In our monthly series, Designer Diaries, digital fashion writer Naomi May chats to the faces behind some of fashion’s buzziest brands to pick their brains on the future of fashion and what an average day looks like for them.
When it comes to female-founded fashion brands that pack a punch, few do it better than London label Jakke, which was founded by Nina Hopkins in 2015.
Hopkins, who cut her teeth on the design teams of a clutch of high-street and mid-market brands, noticed a gaping hole in the arena of faux fur fashion that didn’t cost the earth, quite literally, and so established Jakke, a free-spirited brand that is clear on putting the fun back into fashion.
Its wares are big, bright and bold and hit the sweet spot between high street and high-end, without compromising on quality. In short, Jakke is a fashion lover’s dream and it’s firmly on a path to stratospheric success if its recent achievements are anything to go by.
Not only is the vegan label now stocked at Selfridges and Harvey Nichols, but it’s also just launched its first collaboration with a trio of bright young artists, including the ever-popular Astrid Wilson, whose prints are ubiquitous.
In a realm that often forgets that its primary purpose is to encourage self-expression, Jakke is clear on reestablishing the art of having fun with fashion, which Hopkins knows all too well about. Here are her designer diaries.
What does an average day look like for you?
Every day for me is different, especially since the pandemic where I now split my time between working from home and the studio. Usually, I get up at 6:30am and immediately check my emails and then scroll through social media if I have enough time.
I’ve recently started to go to the gym so I cycle there to meet my PT at 7:30am and then I’m in the office by 9:30am. If the team is in, we’ll have a quick catch up and then my day can be filled with a number of things ranging from marketing & PR meetings, costings, designing or fitting samples. We are a small team and I like to be involved and oversee all aspects of the business. Depending on how busy we are I’m usually home by 6pm but I have been known to get home a lot later.
Do you have any daily rituals that get your creative juices flowing?
I love to take super-long showers. This is when my head is the clearest and I’m able to do all my thinking.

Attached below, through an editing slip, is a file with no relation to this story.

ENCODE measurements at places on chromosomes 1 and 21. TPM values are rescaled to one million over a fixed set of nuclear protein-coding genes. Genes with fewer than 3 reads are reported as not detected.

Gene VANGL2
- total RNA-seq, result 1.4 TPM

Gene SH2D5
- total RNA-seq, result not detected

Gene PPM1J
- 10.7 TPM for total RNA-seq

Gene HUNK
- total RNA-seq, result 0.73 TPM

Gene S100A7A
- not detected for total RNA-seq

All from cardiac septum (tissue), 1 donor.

What was your journey into fashion?
My parents are both very creative so my formative years were influenced by my father’s love for conceptual art and my mother’s love for sewing and vintage clothes. My mother would always take me to vintage shops and markets which was where my love of clothes began. I always dreamed of becoming a fashion designer so I made sure that my educational path took me in that direction.
I studied Art & Design at college and specialised in Fashion, which enabled me to get a place at the London College of Fashion. During my fashion degree, we had a year working in the industry where I worked for a company that supplied clothes to H&M. After graduating they offered me a position cutting fabric. Luckily, within a year, one of the designers left and although I didn’t have much experience I managed to convince (beg) the design director for the job. She saw my potential and I’ve never looked back.
Did you have any fears about starting your own brand?
No, because I had lots of experience and knowledge behind me which gave me the confidence to give up my job and take a leap of faith. I had a brand before that did really well and was stocked in stores worldwide but ultimately didn’t work out and I learned so much from that.
I guess it was the mistakes that I made with that brand and knowing that whatever happens you’ll be OK is fundamentally the reason I didn’t have any fears when starting Jakke.
Let’s say you’re prepping for a new piece – what’s the first step on your journey of designing it?
My design process is very organic. It could start with a colour, print or even a mood but I’m usually influenced by things around me. I grew up and live in east London, one of the most diverse and multicultural areas in London, which has always shaped my creativity. Our autumn/winter 2021 collection was inspired by my long walks in the local park during lockdown and exploring the charm of nature through colour and print. We even shot the look book in the same park months later.
Which one item could you not live without?
My phone – like everyone else on this planet!
What do you hope Jakke becomes remembered for?
I hope Jakke can be remembered for being one of the brands that paved the way for being less harmful. Less harmful to animals and less harmful to the planet.
If you could go back in time and give your younger self a piece of advice – what would it be?
I would absolutely love to give my younger self advice. Quite often I imagine myself going back in time and having a quiet word with the younger Nina. I would tell her to be more confident in her abilities and know her strength. I actually wanted to start my own brand in my 20s but didn’t have the confidence until I was a lot older. I have always had imposter syndrome, even now because I never thought that someone that looks like me (I’m of mixed heritage – Nigerian and Welsh) or someone with my working-class background could achieve what I have. I’m so happy that things are changing and that the fashion industry is becoming a lot more inclusive and diverse.
What does the future for Jakke hold?
The future for Jakke looks exciting. This year alone we have been stocked in major department stores and we are also looking forward to more collaborations, especially after the success of our current artist collaboration featuring Astrid Wilson, Kit Agar and Simone Brewster. We really want to build a community with our customers that have the same ideals as us and who we can grow the brand with.
Images: courtesy of Jakke.